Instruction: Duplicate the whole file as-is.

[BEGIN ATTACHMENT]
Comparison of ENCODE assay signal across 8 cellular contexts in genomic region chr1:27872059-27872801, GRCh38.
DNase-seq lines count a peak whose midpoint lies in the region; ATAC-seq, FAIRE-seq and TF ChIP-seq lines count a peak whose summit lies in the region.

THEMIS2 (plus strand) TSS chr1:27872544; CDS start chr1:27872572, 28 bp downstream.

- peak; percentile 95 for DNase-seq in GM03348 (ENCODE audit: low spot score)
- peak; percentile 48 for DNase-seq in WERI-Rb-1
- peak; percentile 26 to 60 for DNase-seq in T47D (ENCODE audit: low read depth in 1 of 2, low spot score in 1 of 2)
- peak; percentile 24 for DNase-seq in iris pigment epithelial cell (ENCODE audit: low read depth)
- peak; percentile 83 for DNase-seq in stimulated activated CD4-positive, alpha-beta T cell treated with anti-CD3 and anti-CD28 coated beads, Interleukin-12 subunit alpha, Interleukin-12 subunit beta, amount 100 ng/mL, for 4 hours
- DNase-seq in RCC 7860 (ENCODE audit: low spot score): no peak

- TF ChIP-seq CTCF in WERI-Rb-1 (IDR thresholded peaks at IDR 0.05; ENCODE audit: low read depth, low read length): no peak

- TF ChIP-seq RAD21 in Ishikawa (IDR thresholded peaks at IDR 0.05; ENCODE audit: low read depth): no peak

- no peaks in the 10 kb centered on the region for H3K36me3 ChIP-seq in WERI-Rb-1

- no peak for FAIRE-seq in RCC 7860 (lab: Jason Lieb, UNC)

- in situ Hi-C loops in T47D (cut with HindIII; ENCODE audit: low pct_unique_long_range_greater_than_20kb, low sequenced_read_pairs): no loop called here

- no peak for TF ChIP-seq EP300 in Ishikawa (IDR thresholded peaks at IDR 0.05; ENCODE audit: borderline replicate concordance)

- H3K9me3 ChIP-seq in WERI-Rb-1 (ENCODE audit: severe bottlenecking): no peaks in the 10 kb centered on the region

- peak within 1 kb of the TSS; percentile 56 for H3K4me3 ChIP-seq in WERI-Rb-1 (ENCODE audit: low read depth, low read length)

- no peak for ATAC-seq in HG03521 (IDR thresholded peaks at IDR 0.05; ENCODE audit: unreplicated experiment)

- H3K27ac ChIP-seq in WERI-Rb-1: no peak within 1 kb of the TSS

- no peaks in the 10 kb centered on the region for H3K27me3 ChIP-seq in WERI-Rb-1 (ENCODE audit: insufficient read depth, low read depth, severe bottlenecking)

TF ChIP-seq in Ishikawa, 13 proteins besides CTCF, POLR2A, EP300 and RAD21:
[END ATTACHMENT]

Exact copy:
Comparison of ENCODE assay signal across 8 cellular contexts in genomic region chr1:27872059-27872801, GRCh38.
DNase-seq lines count a peak whose midpoint lies in the region; ATAC-seq, FAIRE-seq and TF ChIP-seq lines count a peak whose summit lies in the region.

THEMIS2 (plus strand) TSS chr1:27872544; CDS start chr1:27872572, 28 bp downstream.

- peak; percentile 95 for DNase-seq in GM03348 (ENCODE audit: low spot score)
- peak; percentile 48 for DNase-seq in WERI-Rb-1
- peak; percentile 26 to 60 for DNase-seq in T47D (ENCODE audit: low read depth in 1 of 2, low spot score in 1 of 2)
- peak; percentile 24 for DNase-seq in iris pigment epithelial cell (ENCODE audit: low read depth)
- peak; percentile 83 for DNase-seq in stimulated activated CD4-positive, alpha-beta T cell treated with anti-CD3 and anti-CD28 coated beads, Interleukin-12 subunit alpha, Interleukin-12 subunit beta, amount 100 ng/mL, for 4 hours
- DNase-seq in RCC 7860 (ENCODE audit: low spot score): no peak

- TF ChIP-seq CTCF in WERI-Rb-1 (IDR thresholded peaks at IDR 0.05; ENCODE audit: low read depth, low read length): no peak

- TF ChIP-seq RAD21 in Ishikawa (IDR thresholded peaks at IDR 0.05; ENCODE audit: low read depth): no peak

- no peaks in the 10 kb centered on the region for H3K36me3 ChIP-seq in WERI-Rb-1

- no peak for FAIRE-seq in RCC 7860 (lab: Jason Lieb, UNC)

- in situ Hi-C loops in T47D (cut with HindIII; ENCODE audit: low pct_unique_long_range_greater_than_20kb, low sequenced_read_pairs): no loop called here

- no peak for TF ChIP-seq EP300 in Ishikawa (IDR thresholded peaks at IDR 0.05; ENCODE audit: borderline replicate concordance)

- H3K9me3 ChIP-seq in WERI-Rb-1 (ENCODE audit: severe bottlenecking): no peaks in the 10 kb centered on the region

- peak within 1 kb of the TSS; percentile 56 for H3K4me3 ChIP-seq in WERI-Rb-1 (ENCODE audit: low read depth, low read length)

- no peak for ATAC-seq in HG03521 (IDR thresholded peaks at IDR 0.05; ENCODE audit: unreplicated experiment)

- H3K27ac ChIP-seq in WERI-Rb-1: no peak within 1 kb of the TSS

- no peaks in the 10 kb centered on the region for H3K27me3 ChIP-seq in WERI-Rb-1 (ENCODE audit: insufficient read depth, low read depth, severe bottlenecking)

TF ChIP-seq in Ishikawa, 13 proteins besides CTCF, POLR2A, EP300 and RAD21: